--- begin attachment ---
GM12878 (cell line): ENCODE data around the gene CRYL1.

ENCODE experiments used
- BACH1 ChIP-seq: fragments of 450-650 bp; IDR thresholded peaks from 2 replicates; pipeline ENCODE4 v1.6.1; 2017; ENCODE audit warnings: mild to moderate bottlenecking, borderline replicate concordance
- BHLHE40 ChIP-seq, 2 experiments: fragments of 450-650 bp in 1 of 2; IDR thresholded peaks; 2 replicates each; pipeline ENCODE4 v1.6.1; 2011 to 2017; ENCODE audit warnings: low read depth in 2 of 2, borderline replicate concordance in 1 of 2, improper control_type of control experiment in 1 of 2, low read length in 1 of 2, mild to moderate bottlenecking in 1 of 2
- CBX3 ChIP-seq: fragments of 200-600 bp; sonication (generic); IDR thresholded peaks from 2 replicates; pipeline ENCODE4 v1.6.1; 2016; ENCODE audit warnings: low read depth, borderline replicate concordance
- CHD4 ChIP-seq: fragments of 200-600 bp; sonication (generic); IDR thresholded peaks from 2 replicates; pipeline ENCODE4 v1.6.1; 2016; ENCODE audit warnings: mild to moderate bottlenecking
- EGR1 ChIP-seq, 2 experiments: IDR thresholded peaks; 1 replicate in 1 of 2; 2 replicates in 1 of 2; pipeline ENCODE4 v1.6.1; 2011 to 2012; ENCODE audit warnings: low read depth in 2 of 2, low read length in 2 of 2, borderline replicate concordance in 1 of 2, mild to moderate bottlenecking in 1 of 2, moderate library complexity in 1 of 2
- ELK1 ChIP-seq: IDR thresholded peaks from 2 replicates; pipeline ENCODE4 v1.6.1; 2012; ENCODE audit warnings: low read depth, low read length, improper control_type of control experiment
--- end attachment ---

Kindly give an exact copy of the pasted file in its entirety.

GM12878 (cell line): ENCODE data around the gene CRYL1.

ENCODE experiments used
- BACH1 ChIP-seq: fragments of 450-650 bp; IDR thresholded peaks from 2 replicates; pipeline ENCODE4 v1.6.1; 2017; ENCODE audit warnings: mild to moderate bottlenecking, borderline replicate concordance
- BHLHE40 ChIP-seq, 2 experiments: fragments of 450-650 bp in 1 of 2; IDR thresholded peaks; 2 replicates each; pipeline ENCODE4 v1.6.1; 2011 to 2017; ENCODE audit warnings: low read depth in 2 of 2, borderline replicate concordance in 1 of 2, improper control_type of control experiment in 1 of 2, low read length in 1 of 2, mild to moderate bottlenecking in 1 of 2
- CBX3 ChIP-seq: fragments of 200-600 bp; sonication (generic); IDR thresholded peaks from 2 replicates; pipeline ENCODE4 v1.6.1; 2016; ENCODE audit warnings: low read depth, borderline replicate concordance
- CHD4 ChIP-seq: fragments of 200-600 bp; sonication (generic); IDR thresholded peaks from 2 replicates; pipeline ENCODE4 v1.6.1; 2016; ENCODE audit warnings: mild to moderate bottlenecking
- EGR1 ChIP-seq, 2 experiments: IDR thresholded peaks; 1 replicate in 1 of 2; 2 replicates in 1 of 2; pipeline ENCODE4 v1.6.1; 2011 to 2012; ENCODE audit warnings: low read depth in 2 of 2, low read length in 2 of 2, borderline replicate concordance in 1 of 2, mild to moderate bottlenecking in 1 of 2, moderate library complexity in 1 of 2
- ELK1 ChIP-seq: IDR thresholded peaks from 2 replicates; pipeline ENCODE4 v1.6.1; 2012; ENCODE audit warnings: low read depth, low read length, improper control_type of control experiment